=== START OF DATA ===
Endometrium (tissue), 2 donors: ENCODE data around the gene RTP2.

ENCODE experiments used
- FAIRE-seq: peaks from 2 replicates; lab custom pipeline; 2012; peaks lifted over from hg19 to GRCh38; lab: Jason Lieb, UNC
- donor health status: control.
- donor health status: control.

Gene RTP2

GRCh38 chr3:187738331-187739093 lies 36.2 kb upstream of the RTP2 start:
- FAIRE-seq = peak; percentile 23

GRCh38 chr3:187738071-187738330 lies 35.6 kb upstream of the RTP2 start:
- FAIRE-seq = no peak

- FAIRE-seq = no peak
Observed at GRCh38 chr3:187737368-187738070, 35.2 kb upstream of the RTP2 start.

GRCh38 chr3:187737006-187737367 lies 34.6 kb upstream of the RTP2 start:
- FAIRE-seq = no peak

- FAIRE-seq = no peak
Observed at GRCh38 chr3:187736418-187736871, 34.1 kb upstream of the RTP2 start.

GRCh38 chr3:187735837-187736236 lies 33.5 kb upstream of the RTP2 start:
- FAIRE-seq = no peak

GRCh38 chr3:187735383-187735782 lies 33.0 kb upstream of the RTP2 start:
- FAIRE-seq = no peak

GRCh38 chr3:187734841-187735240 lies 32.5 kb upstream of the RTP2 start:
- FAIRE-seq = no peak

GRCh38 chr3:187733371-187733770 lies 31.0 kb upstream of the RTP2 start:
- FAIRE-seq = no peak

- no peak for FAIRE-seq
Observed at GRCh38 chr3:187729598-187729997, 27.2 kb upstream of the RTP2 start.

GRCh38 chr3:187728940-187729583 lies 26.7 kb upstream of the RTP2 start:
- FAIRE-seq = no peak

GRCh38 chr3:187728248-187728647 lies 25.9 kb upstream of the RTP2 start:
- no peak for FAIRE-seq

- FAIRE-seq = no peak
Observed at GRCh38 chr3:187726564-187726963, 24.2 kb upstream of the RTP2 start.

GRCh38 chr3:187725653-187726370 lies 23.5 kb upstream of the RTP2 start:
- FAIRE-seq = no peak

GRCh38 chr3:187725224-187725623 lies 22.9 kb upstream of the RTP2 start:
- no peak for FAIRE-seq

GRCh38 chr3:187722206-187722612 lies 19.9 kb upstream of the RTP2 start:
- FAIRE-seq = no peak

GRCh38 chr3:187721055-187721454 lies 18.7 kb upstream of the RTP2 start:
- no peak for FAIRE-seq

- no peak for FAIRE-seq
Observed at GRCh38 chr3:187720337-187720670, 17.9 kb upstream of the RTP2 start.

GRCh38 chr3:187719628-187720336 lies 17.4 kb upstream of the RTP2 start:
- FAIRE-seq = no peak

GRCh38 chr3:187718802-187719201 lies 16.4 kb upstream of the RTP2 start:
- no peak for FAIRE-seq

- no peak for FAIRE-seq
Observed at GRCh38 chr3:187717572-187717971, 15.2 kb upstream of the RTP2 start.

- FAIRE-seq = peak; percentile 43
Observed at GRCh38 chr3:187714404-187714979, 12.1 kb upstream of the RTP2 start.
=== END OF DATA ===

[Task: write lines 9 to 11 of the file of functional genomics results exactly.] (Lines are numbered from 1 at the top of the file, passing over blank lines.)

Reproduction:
GRCh38 chr3:187738071-187738330 lies 35.6 kb upstream of the RTP2 start:
- FAIRE-seq = no peak

- FAIRE-seq = no peak